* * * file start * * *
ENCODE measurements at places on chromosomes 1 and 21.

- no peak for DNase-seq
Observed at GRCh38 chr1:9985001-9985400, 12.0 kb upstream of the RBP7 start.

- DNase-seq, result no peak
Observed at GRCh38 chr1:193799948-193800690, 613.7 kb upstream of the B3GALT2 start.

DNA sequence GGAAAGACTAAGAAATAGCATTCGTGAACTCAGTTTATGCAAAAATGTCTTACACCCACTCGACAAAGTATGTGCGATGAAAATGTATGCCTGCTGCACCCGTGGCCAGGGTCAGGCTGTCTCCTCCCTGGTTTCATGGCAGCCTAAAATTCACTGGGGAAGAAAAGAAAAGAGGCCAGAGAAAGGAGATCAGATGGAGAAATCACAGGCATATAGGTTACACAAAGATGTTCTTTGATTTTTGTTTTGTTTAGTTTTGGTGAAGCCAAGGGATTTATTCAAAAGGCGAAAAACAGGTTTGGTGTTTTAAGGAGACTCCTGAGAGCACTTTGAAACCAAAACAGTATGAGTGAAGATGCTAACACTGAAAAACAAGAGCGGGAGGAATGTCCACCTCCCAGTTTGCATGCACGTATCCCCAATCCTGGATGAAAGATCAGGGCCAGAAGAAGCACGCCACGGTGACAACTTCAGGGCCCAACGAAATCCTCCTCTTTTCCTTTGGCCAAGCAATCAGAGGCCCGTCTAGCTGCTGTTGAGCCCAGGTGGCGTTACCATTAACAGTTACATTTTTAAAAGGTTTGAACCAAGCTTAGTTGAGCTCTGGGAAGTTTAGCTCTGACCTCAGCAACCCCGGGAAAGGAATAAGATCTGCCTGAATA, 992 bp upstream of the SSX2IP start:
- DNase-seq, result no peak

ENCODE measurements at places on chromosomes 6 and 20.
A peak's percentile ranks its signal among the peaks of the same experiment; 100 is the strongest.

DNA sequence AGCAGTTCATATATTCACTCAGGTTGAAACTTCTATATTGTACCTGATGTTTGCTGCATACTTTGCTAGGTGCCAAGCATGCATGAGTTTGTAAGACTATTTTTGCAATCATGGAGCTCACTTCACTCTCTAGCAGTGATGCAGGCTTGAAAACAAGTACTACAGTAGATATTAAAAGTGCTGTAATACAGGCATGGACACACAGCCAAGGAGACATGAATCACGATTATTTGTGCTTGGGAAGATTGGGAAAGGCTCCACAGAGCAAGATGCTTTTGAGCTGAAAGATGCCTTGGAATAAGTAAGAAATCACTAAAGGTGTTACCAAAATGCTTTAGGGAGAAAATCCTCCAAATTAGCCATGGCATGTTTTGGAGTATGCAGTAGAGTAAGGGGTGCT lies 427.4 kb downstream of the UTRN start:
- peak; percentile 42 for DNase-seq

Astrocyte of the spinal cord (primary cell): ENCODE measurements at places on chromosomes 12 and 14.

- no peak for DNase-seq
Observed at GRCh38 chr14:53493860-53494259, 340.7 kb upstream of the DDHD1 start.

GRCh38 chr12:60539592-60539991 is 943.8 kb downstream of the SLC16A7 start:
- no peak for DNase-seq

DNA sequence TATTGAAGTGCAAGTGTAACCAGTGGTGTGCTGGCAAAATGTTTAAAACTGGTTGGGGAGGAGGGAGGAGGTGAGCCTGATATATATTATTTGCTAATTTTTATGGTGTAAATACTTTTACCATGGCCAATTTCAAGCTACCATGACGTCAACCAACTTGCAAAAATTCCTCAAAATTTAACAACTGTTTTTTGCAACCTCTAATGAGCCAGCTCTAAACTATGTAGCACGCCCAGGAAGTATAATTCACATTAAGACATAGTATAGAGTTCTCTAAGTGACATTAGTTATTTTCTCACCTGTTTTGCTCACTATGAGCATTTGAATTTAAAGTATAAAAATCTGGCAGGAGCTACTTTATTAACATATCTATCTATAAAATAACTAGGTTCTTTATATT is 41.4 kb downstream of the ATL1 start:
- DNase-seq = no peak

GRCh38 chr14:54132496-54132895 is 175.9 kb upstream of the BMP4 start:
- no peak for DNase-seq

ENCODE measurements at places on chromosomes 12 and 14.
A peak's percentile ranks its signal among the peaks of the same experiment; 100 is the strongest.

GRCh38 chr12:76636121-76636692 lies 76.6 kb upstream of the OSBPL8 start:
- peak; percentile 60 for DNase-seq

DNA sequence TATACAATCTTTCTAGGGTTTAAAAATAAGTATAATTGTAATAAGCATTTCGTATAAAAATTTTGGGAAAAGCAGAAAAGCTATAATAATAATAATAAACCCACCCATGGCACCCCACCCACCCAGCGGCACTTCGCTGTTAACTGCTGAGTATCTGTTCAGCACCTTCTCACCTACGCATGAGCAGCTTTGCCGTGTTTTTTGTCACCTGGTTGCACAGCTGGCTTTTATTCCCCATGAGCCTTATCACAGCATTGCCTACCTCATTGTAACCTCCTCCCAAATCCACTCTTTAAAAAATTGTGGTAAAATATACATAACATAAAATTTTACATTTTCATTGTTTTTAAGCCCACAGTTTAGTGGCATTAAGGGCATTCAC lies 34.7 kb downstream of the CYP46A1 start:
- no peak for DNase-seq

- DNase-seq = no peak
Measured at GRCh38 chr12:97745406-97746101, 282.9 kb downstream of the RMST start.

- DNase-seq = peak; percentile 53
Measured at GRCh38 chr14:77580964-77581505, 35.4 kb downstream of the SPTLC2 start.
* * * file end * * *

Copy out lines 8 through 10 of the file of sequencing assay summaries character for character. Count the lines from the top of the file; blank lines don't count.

ENCODE measurements at places on chromosomes 6 and 20.
A peak's percentile ranks its signal among the peaks of the same experiment; 100 is the strongest.

DNA sequence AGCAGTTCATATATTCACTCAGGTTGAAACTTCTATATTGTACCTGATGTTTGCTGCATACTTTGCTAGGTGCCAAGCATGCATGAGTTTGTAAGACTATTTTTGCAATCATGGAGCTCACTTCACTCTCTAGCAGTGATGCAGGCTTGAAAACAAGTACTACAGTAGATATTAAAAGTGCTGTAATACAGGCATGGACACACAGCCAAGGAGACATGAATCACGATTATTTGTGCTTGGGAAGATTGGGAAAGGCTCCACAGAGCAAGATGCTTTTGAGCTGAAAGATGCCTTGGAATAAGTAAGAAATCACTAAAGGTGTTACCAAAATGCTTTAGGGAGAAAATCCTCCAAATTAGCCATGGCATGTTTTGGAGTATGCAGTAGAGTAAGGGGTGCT lies 427.4 kb downstream of the UTRN start: